Blogging for a Healthy Gulf

 
Mississippi Water Resources Conference
2018 MWRC Presentations on Streamflow

The Mississippi Water Resources Conference happened in Jackson on April 3-4 and provided many presentations on an array of ground and surface water issues in the state. Rodney Knight from the U.S. Geological Survey’s (USGS) Lower Mississippi-Gulf Water Science Center in Nashville moderated a great session. Usually at this reliably well-run conference, there are one or two presentations that focus on things in Mississippi that are on-point with my and GRN’s work. Rodney’s presentation was one of those. He presented about how the USGS and other research organizations are assessing streamflow to support bay and estuary restoration along the Gulf of Mexico.


Rodney told us first about a Phase I Gulf-wide project to assess where streamflows have been altered the most and the least, and to identify gaps in flow information. The USGS installs and monitors a vast network of stream gauges that transmit real-time information about river stage,...

 
Wetlands proposed to be filled by Yazoo Backwater Pumps project
Wetlands near Big Sunflower River proposed to be filled by failed Yazoo Backwater Pumps

The Yazoo Backwater Pumps project is a 77 year old Army Corps of Engineers’ (Corps) project that would have resulted in one of the world’s largest water pumping plants in one of the most sparsely populated regions of the country. The pumps would, at last estimate, cost taxpayers $220 million with at least $1 million in yearly upkeep.  

The project would destroy between 67,000-200,000 acres of wetlands in the river bottoms of the Lower Yazoo basin in the Mississippi Delta. Marketed as a flood control project, the Pumps were actually intended to create marginal farmland.  These wetlands now flood about every other year, and drying them out permanently would erase flood protection for residents along the Mississippi River and remove high quality stop-over habitat for the millions of ducks, geese, shorebirds and other migratory species that use them.

This is literally the project that just won’t die. We first...

 

The Florida Legislature has been on an anti-environment tack for most of the past 15 years, even as Floridians become increasingly concerned about issues such as growth, water shortages, and the health of the State’s waterways where so many of us fish and swim. Unfortunately, this year’s just-completed legislative session brought more of the same—with at least one glimmer of hope.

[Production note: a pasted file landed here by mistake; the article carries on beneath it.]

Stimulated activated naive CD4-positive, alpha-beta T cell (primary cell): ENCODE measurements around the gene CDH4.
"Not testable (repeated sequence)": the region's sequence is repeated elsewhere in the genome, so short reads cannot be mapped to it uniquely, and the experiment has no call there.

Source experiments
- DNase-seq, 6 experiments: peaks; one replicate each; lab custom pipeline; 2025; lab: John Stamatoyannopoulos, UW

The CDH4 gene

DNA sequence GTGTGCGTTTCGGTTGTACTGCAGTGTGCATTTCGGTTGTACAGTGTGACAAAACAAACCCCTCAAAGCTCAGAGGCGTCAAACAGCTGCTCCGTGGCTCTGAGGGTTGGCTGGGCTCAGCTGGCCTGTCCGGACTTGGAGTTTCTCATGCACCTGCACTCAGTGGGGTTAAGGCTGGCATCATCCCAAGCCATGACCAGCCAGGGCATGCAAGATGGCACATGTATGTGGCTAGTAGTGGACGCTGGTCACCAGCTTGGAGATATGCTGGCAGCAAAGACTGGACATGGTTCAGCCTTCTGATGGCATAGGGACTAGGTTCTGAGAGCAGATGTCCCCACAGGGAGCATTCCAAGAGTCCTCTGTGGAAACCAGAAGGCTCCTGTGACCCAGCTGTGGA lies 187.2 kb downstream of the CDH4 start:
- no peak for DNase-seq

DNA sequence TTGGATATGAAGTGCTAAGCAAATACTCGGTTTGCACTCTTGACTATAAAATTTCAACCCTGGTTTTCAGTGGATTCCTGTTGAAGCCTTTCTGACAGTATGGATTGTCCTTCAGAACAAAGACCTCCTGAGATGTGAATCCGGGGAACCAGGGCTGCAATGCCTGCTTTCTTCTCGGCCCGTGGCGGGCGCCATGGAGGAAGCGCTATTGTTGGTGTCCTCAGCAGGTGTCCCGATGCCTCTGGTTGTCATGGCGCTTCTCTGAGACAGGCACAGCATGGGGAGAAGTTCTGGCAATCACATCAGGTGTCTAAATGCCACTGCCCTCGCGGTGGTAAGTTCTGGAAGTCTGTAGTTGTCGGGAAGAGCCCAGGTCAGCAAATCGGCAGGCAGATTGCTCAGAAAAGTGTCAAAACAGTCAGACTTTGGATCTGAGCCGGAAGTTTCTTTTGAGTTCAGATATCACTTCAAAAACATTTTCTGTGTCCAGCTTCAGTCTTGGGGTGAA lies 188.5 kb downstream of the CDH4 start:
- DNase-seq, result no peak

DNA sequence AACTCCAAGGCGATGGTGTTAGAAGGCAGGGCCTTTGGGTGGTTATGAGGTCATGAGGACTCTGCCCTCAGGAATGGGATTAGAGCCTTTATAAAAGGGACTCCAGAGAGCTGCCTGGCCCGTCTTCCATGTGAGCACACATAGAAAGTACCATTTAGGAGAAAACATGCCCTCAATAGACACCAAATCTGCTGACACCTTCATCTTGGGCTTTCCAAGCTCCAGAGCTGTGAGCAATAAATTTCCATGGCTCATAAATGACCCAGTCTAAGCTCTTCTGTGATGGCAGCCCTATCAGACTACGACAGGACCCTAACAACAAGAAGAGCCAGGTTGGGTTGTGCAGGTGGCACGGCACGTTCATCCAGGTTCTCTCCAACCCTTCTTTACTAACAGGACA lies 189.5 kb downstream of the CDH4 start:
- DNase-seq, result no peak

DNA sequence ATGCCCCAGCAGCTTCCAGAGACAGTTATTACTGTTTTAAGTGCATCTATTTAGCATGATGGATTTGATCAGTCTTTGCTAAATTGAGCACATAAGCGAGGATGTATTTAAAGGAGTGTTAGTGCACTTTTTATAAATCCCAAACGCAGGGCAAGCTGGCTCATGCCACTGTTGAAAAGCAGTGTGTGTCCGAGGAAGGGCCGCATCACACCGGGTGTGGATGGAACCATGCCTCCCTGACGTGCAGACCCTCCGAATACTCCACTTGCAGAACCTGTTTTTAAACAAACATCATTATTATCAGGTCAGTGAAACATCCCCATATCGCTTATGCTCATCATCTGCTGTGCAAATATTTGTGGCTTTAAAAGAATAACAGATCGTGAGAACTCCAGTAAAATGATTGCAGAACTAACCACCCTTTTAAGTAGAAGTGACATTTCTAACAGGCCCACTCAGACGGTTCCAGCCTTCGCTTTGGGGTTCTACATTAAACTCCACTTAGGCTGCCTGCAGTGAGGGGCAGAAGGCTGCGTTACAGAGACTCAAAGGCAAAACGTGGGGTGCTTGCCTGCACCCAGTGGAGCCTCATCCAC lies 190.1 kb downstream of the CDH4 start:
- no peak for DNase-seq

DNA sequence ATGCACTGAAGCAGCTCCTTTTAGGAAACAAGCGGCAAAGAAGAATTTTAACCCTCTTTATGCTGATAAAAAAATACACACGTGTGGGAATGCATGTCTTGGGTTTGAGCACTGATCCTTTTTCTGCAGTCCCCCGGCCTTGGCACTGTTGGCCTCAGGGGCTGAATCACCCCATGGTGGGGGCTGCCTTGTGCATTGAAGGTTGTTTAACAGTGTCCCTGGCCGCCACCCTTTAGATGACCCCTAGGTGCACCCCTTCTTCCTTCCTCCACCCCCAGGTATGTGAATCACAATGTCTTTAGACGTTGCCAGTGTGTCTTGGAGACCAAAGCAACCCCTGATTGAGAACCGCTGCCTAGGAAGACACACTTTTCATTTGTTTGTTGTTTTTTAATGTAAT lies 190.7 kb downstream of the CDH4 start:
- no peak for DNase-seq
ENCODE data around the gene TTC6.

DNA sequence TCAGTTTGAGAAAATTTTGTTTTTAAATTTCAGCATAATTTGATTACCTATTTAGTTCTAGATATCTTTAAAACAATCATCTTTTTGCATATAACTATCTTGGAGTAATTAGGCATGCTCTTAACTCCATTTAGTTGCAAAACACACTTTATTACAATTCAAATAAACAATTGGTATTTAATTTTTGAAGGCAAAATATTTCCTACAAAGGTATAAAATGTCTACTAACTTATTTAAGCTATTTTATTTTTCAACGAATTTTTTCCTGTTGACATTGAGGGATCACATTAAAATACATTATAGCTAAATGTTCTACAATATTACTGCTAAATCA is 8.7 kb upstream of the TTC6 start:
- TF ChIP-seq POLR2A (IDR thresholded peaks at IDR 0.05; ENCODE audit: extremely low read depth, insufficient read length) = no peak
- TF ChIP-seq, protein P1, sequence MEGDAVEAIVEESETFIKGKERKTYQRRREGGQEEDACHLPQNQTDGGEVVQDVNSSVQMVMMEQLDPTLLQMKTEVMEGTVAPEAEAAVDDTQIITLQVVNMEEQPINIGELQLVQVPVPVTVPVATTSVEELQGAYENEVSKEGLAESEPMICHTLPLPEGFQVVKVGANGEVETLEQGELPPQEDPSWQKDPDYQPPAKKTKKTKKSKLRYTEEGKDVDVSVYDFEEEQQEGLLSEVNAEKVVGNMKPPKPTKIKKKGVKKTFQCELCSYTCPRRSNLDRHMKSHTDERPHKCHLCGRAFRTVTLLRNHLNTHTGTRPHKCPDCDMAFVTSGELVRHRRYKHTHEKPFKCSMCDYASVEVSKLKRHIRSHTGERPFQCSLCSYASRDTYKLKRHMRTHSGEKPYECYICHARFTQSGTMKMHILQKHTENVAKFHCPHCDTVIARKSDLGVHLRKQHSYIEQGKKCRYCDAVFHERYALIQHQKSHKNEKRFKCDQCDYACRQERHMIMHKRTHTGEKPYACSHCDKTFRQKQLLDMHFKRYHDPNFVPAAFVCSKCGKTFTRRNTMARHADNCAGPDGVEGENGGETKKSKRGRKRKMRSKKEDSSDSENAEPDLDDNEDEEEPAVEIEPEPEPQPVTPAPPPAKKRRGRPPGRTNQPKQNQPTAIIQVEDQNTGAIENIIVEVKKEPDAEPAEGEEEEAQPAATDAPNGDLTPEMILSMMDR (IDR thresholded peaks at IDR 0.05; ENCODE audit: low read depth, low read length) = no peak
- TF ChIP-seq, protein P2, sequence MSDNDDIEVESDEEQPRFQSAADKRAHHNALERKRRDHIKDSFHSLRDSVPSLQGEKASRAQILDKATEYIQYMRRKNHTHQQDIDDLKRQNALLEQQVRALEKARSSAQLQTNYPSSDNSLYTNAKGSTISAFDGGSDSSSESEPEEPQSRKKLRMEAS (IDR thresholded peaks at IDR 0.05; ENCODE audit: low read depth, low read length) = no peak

Florida’s natural landscape and waterways are so unique compared to those of the rest of the nation, that they are a defining element of life in the Sunshine State. As these places degrade, so too does the very quality of Florida that makes people want to live, visit, and do business here.

Despite the fact that Florida has lost more wetlands than any other state, legislators passed a bill--HB 7043—that allows the State’s Department of Environmental Protection to...

 
Houston flooding

In Houston, Hurricane Harvey’s floodwaters displaced tens of thousands of residents, flooded more than 70 toxic sites and led to the release of hundreds of thousands of gallons of pollutants. In the immediate aftermath of the storm, Gulf Restoration Network and partners flew over Houston and other impacted areas in Texas and Louisiana documenting some of these pollution events (pictures here and here).

As the floodwaters receded and people began to pick up the pieces, a new collaboration – the Coalition for Environment, Equity, and Resilience or CEER – was formed with a focus on raising awareness of the connection between pollution, place and the public’s health.

Gulf Restoration Network is proud to be a member of this coalition that “aims to drive community voices into the post-Hurricane Harvey decision-making process to promote equity and resilience by emphasizing land, water, air, waste, and housing policies that reduce...

 
oysters
Marsh edge with oysters

Mississippi’s elected leadership may be getting a better understanding about how river flow and oysters are related. It would seem that a coastal state such as ours would protect the rivers that feed fresh water to the coast. River flow helps keep moderate salinities in marshes and coastal bays- the nursery areas - that make it possible to have a seafood industry that harvests fish, shrimp, crabs and oysters. Oysters, unlike the other marine life, cannot move, and the water conditions where they grow either sustain them or harm them.


One executive agency of the state, the Mississippi Department of Marine Resources, (MDMR) is trying to restore oyster production. In the west end of the Mississippi Sound, near the Hancock County marshes,  Rigolets and Lake Borgne, oyster growth and production depend on the right conditions - created by the Pearl River’s fresh water flow mixing with the Sound’s higher...